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Is “Revenge Porn” a Crime in California?

Posted by Neil Shouse | Jul 24, 2016 | 0 Comments

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“Revenge porn” is a crime in California. If you are charged and convicted for posting and distributing intimate photos or videos of another person without their knowledge or consent, you could be facing severe penalties.

“Revenge porn” refers to naked or sexual videos or pictures of an individual that someone, usually an ex-lover, puts online or otherwise distributes without that person's knowledge or consent.

Revenge Porn is a Form of Disorderly Conduct

In 2014, California amended its disorderly conduct law to specifically make revenge porn a crime. California Penal Code Section 647(j)(4)(A) provides that a person is guilty of disorderly conduct if they:

  • intentionally distribute the image of the intimate body part or parts of another identifiable person, or an image of the person depicted engaged in an act of sexual intercourse, sodomy, oral copulation, sexual penetration, or an image of masturbation by the person depicted or in which the person depicted participates,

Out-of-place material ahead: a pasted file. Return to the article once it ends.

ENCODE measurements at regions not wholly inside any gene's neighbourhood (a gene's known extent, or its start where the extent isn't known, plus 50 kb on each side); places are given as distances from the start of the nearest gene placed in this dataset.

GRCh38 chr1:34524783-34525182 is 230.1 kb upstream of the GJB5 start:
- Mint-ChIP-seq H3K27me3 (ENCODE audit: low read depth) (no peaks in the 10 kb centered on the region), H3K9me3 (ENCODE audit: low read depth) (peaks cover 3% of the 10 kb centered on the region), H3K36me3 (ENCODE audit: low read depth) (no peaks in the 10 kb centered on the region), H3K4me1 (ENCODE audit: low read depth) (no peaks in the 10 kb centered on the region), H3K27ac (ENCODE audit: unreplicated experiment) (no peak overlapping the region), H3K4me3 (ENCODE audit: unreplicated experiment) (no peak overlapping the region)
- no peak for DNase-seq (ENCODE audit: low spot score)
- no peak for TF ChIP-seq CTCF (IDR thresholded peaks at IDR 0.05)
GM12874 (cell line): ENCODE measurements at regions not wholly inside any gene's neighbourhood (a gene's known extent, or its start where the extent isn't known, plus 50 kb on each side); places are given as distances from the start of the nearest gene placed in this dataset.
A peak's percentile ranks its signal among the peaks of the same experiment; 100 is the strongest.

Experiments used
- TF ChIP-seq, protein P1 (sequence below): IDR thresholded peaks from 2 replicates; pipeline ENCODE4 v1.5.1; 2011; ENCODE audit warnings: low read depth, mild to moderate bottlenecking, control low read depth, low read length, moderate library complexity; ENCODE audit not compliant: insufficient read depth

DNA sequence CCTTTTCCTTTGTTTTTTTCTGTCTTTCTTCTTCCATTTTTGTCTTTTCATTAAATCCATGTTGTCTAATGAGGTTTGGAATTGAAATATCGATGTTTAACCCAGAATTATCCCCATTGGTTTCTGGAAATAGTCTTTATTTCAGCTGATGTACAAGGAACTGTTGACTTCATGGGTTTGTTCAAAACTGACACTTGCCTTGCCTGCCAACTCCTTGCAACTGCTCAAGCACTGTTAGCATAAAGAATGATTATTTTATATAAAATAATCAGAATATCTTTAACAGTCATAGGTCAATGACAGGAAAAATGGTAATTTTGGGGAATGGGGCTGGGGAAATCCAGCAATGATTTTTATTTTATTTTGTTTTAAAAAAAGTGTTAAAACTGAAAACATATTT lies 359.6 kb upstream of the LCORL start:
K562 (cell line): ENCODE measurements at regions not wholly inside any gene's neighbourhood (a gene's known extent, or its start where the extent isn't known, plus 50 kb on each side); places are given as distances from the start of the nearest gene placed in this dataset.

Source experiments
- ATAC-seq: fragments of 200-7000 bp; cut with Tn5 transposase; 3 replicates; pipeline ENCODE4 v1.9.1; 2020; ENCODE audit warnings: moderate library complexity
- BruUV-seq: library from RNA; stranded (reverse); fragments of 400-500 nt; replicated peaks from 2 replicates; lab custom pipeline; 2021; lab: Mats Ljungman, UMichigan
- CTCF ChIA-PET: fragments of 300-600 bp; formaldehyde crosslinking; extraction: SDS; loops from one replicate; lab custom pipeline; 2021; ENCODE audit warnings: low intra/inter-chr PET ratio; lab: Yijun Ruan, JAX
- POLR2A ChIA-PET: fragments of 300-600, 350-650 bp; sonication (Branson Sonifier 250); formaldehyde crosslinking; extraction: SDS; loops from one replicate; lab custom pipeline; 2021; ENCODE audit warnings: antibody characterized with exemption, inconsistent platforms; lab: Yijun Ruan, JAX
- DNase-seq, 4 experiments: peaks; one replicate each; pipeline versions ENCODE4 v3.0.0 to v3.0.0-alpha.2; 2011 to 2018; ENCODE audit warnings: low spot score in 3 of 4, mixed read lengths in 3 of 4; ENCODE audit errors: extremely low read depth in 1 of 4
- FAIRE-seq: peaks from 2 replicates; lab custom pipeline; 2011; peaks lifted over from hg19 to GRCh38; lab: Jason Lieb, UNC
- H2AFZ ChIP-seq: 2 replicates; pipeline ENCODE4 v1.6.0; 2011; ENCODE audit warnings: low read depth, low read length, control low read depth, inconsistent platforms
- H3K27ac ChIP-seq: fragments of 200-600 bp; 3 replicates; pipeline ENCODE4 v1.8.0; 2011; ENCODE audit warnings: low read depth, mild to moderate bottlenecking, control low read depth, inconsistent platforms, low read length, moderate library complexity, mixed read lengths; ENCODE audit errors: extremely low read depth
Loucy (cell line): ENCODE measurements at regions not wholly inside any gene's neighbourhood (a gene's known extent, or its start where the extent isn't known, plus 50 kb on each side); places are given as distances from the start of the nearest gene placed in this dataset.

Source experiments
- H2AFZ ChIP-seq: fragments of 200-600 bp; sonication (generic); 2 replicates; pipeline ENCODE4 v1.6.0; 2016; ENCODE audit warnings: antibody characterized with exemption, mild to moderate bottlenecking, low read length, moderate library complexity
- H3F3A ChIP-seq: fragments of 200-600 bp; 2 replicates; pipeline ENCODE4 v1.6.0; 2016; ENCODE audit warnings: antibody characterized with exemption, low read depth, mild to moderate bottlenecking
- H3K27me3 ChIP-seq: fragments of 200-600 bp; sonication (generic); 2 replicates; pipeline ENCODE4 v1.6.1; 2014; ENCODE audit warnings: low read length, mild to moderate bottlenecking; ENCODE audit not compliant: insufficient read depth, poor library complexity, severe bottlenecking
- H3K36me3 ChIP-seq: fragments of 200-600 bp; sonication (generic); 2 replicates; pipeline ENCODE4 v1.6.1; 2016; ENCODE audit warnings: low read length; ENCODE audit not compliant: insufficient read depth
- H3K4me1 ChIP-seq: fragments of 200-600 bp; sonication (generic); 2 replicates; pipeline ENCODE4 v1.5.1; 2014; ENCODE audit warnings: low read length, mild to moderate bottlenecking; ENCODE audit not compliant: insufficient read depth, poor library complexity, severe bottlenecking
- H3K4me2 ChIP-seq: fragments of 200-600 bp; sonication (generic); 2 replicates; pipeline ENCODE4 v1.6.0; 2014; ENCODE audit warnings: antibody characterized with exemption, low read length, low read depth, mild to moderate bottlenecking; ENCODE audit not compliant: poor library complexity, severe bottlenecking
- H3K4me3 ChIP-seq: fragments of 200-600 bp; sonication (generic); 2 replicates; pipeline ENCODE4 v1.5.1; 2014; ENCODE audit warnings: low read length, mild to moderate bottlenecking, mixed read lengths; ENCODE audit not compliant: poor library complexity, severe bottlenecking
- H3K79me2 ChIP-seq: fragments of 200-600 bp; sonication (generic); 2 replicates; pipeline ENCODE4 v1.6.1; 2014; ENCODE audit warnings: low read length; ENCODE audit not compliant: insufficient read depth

• under circumstances in which the persons agree or understand that the image shall remain private,
  • the person distributing the image knows or should know that distribution of the image will cause serious emotional distress, and
  • the person depicted suffers that distress.

A person “intentionally distributes” an image when he or she “personally distributes the image, or arranges, specifically requests, or intentionally causes another person to distribute that image.” As such, an individual doesn't actually have to post the video or image themselves to be guilty of violating California's revenge porn law.

Additionally, the law as written prohibits the unauthorized posting of someone else's “selfies” if they are of the kind described in the statute.

Revenge Porn Penalties

A violation of Section 647 (j)(4)(A) is a California misdemeanor, which could result in up to six months in a county jail and $1,000 in fines.

However, for a second or subsequent violation, or if the individual depicted in the video or photo was a minor at the time, a conviction could lead to up to a year in a county jail and/or a fine of up to $2,000.

If you have been charged with revenge porn in California, you could be facing significant time behind bars. It is crucial that you speak to an experienced California criminal defense attorney as soon as possible to give yourself the best chance of avoiding these serious consequences. Call us today. (Read our article about revenge porn laws in Nevada.)

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About the Author

Neil Shouse

Southern California DUI Defense attorney Neil Shouse graduated with honors from UC Berkeley and Harvard Law School (and completed additional graduate studies at MIT).

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